Signs of advanced disease on physical examination include bleeding, skin ulceration, facial swelling, neck mass, trismus, facial numbness, and paralysis of the facial musculature.

The lesion often has 1 of 3 morphologic types: exophytic, ulceroinfiltrative, or verrucous. The exophytic type is the most common, appearing as a papillary mass that becomes ulcerated when large.[4] The ulceroinfiltrative variety appears as an ulcer that penetrates deep into the underlying structures, with surrounding induration. Verrucous carcinomas are uncommon variants of oral-cavity carcinomas; among these, the buccal mucosa is the most common site. These lesions appear as papillary masses, and keratinization gives them a whitish appearance.


Any lesion of the buccal mucosa suggestive of malignancy should be biopsied for pathologic diagnosis. Once a malignant diagnosis is established, treatment options include surgery, irradiation, or combined-modality therapy. Treatment recommendations should be based upon multiple factors, including the stage of the tumor, the patient's general health, and patient desires.

In North America, surgery is the primary treatment for buccal carcinoma. Adjuvant radiation or chemoradiation is offered based upon disease stage, as well as histopathologic factors. Primary radiation or chemoradiation is reserved for those patients who are poor surgical candidates.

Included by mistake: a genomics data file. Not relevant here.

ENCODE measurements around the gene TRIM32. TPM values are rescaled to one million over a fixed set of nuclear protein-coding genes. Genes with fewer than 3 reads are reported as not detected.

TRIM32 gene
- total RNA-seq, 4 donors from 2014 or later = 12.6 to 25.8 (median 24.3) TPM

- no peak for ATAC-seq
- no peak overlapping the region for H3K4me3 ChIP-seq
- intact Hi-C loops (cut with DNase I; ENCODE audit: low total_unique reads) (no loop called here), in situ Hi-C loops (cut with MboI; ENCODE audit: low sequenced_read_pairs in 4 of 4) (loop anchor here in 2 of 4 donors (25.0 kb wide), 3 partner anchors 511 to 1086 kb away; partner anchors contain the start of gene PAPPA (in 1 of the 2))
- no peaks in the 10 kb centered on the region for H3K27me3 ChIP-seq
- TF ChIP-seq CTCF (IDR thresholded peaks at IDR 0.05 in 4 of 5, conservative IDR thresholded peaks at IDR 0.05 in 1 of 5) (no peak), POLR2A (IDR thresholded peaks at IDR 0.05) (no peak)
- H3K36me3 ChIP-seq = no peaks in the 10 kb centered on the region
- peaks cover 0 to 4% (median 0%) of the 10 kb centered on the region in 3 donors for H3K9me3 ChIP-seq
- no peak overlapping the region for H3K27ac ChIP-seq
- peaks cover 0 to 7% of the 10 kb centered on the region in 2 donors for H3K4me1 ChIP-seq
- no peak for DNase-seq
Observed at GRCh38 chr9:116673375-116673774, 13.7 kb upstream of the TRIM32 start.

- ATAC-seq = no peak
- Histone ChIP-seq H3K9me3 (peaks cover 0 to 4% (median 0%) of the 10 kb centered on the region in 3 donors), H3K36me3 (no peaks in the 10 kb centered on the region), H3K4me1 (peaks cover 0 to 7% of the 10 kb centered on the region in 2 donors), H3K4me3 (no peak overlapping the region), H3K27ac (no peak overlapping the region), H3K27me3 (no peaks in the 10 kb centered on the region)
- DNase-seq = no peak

In some parts of the world, nonsurgical therapy is considered the standard of care. In India, irradiation is the mainstay of treatment, with surgery and postoperative radiation therapy reserved for cases of advanced disease.

Relevant Anatomy

The American Joint Commission on Cancer defines the buccal mucosa as the membrane lining of the inner surface of the cheeks from the line of contact of the opposing lips anteriorly to the line of the pterygomandibular raphe (lateral to retromolar trigone) posteriorly. The medial boundary is the line of attachment of the buccal mucosa to the upper and lower alveolar ridges.

The layers of the cheek from medial to lateral include the mucosa, pharyngobasilar fascia, buccinator muscle, buccinator fat pad, subcutaneous tissue and skin. Sensory innervation of the buccal mucosa and cheek skin is from the maxillary and mandibular branches of the trigeminal nerve. The buccinator muscle is innervated by the facial nerve. The parotid duct (Stenson duct) pierces the buccinator muscle and buccal mucosa opposite the maxillary second molar.